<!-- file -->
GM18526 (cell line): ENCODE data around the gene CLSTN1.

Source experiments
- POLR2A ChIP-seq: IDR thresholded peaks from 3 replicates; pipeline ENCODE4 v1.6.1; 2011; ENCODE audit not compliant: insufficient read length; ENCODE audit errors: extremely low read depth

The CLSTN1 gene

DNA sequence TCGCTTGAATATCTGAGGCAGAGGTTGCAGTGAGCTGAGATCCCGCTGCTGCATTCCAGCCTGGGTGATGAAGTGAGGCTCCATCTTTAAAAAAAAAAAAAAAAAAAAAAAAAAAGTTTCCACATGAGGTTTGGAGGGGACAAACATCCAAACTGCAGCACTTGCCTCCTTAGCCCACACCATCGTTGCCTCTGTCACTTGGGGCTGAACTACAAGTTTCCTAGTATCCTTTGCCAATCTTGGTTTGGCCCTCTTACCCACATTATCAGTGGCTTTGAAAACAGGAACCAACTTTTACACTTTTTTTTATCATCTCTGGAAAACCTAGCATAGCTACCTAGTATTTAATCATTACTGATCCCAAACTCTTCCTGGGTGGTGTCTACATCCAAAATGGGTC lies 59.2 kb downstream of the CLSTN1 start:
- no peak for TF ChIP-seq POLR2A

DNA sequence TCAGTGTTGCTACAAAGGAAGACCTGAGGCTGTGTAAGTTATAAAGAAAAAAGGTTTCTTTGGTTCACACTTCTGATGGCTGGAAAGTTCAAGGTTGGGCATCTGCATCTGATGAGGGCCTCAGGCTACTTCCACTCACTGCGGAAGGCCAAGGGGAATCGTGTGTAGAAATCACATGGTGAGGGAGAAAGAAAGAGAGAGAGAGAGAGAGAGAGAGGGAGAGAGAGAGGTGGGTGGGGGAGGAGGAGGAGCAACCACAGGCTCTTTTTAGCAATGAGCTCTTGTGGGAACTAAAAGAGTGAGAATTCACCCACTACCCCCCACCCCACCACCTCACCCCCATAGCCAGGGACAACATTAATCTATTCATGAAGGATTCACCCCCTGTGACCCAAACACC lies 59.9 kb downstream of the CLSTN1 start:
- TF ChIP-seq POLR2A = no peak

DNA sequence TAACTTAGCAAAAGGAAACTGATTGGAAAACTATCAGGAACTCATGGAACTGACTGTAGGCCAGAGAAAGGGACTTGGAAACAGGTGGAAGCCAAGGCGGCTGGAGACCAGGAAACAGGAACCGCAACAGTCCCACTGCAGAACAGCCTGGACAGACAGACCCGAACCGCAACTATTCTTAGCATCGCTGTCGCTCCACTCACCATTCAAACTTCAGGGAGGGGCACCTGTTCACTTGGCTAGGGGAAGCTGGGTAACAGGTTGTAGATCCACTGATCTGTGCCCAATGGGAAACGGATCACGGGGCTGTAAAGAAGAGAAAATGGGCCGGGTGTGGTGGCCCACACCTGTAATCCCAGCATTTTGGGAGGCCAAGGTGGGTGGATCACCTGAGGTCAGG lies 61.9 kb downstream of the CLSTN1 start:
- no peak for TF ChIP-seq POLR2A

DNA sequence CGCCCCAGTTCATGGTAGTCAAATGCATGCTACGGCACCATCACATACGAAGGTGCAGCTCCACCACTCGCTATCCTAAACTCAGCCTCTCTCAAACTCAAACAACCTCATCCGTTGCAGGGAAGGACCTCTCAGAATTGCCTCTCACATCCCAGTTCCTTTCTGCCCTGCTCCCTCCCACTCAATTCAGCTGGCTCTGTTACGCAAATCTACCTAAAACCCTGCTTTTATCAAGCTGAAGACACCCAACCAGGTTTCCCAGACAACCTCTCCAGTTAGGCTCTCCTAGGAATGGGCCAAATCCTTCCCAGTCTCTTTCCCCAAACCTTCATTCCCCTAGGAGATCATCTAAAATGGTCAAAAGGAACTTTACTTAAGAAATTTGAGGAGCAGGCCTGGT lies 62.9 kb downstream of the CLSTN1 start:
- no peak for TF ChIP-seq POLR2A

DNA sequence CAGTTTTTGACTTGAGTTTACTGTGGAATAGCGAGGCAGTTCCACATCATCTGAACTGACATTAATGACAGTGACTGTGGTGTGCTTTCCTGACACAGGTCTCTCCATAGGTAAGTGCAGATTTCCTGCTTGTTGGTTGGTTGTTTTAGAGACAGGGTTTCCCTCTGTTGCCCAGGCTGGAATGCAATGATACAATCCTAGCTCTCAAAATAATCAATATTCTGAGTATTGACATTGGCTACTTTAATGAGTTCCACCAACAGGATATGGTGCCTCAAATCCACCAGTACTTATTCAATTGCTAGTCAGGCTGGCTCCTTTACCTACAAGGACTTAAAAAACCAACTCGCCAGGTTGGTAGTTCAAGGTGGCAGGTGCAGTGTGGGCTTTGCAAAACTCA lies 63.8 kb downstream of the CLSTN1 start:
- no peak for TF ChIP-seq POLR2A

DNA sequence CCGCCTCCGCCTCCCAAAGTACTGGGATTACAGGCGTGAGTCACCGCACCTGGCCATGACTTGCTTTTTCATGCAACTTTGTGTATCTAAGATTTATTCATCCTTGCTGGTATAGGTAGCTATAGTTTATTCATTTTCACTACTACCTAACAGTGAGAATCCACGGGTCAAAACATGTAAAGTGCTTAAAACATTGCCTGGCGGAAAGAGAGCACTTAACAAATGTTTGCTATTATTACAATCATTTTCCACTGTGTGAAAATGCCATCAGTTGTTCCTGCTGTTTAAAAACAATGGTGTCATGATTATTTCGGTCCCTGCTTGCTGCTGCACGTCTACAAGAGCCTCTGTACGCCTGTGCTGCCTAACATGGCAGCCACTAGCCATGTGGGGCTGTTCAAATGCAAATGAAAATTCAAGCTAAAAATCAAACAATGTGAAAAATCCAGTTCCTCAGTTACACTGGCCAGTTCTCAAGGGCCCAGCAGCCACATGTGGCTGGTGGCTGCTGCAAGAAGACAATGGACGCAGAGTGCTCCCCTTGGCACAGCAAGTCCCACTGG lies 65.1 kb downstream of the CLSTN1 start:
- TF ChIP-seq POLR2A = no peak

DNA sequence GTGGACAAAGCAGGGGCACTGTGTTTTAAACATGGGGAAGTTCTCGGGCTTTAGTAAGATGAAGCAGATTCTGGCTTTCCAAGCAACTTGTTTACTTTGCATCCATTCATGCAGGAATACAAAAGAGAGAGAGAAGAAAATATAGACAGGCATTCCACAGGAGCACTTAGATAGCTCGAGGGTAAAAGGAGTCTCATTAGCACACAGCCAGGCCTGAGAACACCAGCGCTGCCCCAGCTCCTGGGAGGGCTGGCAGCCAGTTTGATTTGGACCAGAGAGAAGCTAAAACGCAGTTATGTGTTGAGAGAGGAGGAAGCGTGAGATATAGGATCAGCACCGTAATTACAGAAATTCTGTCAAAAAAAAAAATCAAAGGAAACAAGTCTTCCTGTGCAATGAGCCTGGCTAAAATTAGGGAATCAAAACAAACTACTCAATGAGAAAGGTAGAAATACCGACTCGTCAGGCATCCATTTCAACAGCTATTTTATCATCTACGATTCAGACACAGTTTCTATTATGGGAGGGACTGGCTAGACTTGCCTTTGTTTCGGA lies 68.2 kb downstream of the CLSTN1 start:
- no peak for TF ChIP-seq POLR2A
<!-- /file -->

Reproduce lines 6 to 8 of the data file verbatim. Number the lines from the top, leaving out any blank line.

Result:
- no peak for TF ChIP-seq POLR2A

DNA sequence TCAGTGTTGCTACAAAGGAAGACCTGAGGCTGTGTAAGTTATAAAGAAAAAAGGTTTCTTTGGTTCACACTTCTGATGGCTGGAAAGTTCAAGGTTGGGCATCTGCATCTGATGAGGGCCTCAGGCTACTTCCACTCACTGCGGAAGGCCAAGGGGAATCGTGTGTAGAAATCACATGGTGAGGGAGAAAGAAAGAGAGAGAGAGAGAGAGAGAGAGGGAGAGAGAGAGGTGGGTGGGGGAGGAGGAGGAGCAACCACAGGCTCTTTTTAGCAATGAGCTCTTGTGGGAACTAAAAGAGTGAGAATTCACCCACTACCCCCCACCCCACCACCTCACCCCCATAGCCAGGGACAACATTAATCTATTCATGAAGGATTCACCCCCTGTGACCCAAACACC lies 59.9 kb downstream of the CLSTN1 start:
- TF ChIP-seq POLR2A = no peak